The First Art Newspaper on the Net   Established in 1996 United States Wednesday, September 18, 2019


Bones of freed slaves 'haunt' St. Helena island
Basil Read construction firm Namibian-born environmental manager Annina Van Neel Hayes cares for flowers outside a warehouse where the remains of 325 former slaves are kept, on October 18, 2017 in Jamestown, in the British Overseas Territory of Saint Helena. Nine years ago skeletons of 325 former slaves were discovered during the construction of St. Helena's first airport on the South Atlantic island. After it abolished slave trade in 1807, Britain intercepted Portuguese slave ships sailing off the waters of St. Helena - which lies on what was then a notorious slave route from Africa to the Americas. Between 1840 and 1865, around 25,000 slaves were freed and released on St. Helena, according to historians. GIANLUIGI GUERCIA / AFP.

by Béatrice Debut


JAMESTOWN (AFP).- The only pointer of what lies inside the stone storehouse within the grounds of the prison is a printed note pasted to an old grey door.

"This is to mark the temporary resting place of 325 liberated African slaves brought to St. Helena against their will. They now wait in this room for their final resting place," it reads.

Candles and a bouquet of wilting white arum lilies sit in front of the wooden door on the remote British island of St. Helena in the middle of the South Atlantic Ocean.

Nine years ago, the skeletons of the former slaves were discovered during the construction of the island's first airport.

Since then the remains have been kept in cardboard boxes in the prison storehouse.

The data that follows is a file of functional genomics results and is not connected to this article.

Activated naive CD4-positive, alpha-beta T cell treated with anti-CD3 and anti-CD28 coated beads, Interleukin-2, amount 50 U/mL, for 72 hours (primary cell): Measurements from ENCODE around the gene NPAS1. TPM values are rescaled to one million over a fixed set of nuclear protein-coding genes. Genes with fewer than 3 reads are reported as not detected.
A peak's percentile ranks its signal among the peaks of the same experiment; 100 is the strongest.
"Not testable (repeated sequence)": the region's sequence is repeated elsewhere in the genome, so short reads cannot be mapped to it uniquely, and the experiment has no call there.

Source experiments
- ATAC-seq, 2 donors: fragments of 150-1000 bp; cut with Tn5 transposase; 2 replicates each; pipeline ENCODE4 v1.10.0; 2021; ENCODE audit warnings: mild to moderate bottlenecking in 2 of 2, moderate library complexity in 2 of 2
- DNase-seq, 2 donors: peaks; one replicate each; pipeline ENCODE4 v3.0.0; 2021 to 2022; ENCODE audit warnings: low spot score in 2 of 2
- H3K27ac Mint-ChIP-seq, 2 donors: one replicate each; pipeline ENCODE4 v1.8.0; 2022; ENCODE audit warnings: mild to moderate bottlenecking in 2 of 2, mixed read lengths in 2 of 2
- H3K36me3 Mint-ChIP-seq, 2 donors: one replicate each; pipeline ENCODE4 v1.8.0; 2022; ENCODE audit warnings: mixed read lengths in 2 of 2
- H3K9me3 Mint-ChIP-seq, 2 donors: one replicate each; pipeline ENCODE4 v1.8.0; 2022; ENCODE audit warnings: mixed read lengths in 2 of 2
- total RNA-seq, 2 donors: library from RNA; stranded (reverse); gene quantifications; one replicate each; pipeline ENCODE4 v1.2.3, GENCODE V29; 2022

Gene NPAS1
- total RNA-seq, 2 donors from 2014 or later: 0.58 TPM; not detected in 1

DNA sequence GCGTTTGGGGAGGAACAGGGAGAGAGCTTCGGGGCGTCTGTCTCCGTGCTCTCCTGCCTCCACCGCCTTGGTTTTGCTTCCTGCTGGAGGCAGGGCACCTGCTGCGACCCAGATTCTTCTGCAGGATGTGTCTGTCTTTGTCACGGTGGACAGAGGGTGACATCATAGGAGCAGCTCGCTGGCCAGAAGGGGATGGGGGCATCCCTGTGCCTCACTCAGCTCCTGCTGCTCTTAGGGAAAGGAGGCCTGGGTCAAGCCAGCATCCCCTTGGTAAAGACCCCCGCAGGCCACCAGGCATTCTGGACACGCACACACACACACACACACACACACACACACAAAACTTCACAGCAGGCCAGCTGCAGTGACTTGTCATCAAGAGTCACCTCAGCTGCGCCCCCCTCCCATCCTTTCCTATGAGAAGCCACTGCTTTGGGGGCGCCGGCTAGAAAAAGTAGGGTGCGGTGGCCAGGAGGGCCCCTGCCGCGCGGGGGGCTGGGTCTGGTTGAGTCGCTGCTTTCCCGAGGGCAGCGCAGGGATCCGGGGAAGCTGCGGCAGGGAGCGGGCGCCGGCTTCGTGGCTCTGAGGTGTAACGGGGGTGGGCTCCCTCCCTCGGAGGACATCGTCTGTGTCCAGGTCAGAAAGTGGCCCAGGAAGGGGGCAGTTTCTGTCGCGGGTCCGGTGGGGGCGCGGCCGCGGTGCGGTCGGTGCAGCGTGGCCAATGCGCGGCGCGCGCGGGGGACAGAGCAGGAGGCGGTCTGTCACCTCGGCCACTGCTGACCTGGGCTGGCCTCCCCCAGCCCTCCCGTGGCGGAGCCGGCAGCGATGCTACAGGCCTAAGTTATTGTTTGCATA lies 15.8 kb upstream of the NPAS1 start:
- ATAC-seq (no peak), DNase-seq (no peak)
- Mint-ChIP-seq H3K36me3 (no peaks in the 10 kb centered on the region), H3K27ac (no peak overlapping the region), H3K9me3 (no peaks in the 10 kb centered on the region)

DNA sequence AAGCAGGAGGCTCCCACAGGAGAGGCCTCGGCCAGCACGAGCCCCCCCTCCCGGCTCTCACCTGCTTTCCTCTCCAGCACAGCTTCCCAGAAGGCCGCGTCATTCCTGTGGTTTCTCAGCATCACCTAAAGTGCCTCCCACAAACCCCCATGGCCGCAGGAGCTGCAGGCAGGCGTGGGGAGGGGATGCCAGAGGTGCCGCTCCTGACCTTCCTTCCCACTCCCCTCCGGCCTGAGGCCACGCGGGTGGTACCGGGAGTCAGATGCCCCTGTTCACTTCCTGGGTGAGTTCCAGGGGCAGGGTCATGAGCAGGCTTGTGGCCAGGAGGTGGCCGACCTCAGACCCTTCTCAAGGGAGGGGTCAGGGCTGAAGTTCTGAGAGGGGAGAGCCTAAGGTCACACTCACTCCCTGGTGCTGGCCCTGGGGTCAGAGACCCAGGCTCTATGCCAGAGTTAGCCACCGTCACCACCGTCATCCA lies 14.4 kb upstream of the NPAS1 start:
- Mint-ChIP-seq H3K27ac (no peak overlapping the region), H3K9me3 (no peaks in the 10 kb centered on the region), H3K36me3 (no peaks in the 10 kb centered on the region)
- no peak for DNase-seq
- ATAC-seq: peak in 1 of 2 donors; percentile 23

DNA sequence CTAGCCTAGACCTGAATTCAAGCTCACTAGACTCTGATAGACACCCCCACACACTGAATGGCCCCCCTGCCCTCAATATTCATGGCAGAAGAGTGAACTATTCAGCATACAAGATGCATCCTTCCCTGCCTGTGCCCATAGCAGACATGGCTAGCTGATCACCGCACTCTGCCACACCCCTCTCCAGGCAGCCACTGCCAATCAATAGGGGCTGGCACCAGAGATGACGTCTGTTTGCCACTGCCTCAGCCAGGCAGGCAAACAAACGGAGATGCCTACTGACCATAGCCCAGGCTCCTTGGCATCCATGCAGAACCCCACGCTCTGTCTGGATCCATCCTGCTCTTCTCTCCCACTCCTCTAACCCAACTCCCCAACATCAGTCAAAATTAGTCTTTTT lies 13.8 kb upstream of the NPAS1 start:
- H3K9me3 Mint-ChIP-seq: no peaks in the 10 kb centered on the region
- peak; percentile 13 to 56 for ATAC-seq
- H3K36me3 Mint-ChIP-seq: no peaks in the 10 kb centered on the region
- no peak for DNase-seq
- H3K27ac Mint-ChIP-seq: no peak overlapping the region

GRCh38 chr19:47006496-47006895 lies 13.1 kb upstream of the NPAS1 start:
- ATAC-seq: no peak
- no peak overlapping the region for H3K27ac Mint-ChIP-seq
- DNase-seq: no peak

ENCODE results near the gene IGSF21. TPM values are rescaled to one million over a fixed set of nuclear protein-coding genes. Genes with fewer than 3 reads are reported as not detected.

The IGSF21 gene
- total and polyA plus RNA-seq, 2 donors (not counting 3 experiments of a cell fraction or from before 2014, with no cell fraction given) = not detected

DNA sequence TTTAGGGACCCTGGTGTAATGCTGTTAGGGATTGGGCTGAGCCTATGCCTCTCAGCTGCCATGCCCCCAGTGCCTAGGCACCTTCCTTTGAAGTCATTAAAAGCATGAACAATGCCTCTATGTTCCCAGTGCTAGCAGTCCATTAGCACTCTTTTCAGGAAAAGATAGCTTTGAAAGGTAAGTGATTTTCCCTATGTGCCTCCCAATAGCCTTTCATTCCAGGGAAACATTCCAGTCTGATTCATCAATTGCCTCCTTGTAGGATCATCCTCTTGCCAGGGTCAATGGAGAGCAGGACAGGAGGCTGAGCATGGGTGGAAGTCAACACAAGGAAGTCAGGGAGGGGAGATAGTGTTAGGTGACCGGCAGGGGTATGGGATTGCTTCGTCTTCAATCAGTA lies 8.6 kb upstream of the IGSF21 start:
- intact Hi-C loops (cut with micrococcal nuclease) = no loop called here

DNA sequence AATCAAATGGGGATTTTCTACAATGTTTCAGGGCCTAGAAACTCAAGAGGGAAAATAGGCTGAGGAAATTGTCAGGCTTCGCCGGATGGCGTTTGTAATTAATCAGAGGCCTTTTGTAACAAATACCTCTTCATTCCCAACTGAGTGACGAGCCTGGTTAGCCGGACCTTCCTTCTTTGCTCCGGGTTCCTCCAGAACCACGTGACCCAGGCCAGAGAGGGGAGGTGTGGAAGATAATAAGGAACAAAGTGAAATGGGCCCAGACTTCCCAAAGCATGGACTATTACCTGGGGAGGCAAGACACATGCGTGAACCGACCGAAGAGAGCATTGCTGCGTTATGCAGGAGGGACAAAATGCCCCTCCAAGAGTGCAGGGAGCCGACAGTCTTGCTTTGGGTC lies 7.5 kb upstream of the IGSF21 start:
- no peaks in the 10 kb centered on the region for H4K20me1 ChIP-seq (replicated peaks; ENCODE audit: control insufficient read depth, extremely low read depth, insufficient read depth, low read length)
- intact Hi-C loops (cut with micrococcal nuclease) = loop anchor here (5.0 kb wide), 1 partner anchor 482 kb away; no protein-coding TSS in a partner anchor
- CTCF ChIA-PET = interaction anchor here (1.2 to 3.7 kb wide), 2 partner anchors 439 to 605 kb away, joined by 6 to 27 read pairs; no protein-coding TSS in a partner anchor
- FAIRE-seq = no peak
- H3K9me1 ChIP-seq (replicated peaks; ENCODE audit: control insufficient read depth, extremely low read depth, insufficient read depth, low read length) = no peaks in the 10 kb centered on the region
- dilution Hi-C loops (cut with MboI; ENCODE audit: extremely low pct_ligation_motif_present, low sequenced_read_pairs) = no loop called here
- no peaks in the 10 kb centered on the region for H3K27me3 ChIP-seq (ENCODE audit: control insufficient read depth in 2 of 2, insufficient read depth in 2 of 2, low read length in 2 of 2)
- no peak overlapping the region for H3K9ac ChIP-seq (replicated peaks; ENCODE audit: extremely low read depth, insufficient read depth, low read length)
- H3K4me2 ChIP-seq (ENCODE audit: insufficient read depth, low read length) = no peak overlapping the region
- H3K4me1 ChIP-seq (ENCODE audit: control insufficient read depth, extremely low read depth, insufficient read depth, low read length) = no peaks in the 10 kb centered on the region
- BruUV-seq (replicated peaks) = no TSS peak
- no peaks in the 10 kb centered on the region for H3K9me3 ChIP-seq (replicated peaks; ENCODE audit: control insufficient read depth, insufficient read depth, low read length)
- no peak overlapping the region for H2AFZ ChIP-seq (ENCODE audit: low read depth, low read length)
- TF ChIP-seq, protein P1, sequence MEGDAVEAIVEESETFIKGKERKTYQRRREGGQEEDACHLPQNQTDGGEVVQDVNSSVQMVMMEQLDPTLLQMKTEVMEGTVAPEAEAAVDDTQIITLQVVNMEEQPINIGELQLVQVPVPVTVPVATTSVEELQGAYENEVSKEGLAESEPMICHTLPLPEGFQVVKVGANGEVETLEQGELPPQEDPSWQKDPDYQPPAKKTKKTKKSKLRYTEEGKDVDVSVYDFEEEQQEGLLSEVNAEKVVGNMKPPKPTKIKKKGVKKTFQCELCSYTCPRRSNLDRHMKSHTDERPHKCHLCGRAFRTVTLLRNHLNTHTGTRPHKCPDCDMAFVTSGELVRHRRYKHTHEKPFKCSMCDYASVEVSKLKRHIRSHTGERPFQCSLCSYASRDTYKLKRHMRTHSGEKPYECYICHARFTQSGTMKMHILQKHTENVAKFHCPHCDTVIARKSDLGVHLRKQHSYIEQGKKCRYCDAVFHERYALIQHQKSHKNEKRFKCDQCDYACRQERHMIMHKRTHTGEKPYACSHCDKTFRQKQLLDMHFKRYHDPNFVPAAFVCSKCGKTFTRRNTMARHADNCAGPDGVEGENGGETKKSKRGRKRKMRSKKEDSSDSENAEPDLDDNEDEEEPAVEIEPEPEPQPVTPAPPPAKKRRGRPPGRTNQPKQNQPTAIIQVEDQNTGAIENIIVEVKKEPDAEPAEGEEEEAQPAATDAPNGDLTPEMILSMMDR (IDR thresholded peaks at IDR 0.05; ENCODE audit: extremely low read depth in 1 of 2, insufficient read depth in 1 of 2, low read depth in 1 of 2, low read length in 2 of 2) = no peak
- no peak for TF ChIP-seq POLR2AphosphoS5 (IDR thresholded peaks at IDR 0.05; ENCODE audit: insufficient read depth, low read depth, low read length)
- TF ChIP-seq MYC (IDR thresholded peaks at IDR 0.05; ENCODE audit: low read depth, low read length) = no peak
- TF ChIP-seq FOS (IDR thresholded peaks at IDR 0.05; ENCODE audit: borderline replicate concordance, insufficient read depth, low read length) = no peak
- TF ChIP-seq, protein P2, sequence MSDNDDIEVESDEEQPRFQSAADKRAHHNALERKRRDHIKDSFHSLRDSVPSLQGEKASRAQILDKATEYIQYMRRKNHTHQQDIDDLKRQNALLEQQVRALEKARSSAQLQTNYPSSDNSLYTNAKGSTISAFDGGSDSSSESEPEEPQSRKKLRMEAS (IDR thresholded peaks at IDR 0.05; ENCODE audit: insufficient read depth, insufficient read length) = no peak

Every Sunday, Annina Van Neel Hayes, 30, an environmentalist born in Namibia, pays homage to the forgotten dead by laying flowers in front of the padlocked door.

It was she and her friends who put up the epitaph.

"Still 10 years later, nothing is being done," she said, suggesting that proper reburial of the former slaves' remains "has never been a priority of St. Helena government".

After abolishing its slave trade in 1807, Britain intercepted mainly Portuguese slave ships sailing near St. Helena, which lay on the notorious slave-trading route from Africa to America and the Caribbean.

The island's leather-bound archives reveal horrendous details of events nearly 180 years ago.

One ship, intercepted on December 2, 1840, carried 245 slaves. Another, seized on January 17, 1841, was from Angola heading to Brazil with 308 slaves "in good health" and 108 "sick" slaves.

Unique history
Between 1840 and 1865, around 25,000 slaves were freed and released on St. Helena, according to historians.

Many died from dysentery and smallpox.

An estimated 8,000 are buried in Rupert's Valley in the north of the island, said archaeologist Andrew Pearson.

"Because you have the mid-Atlantic stopping point, it is unique and hugely important," he said. "Nowhere else could have this -- people straight off slave ships."

It is in Rupert's Valley that a road was built several years ago to bring in imported construction equipment for the island's first airport.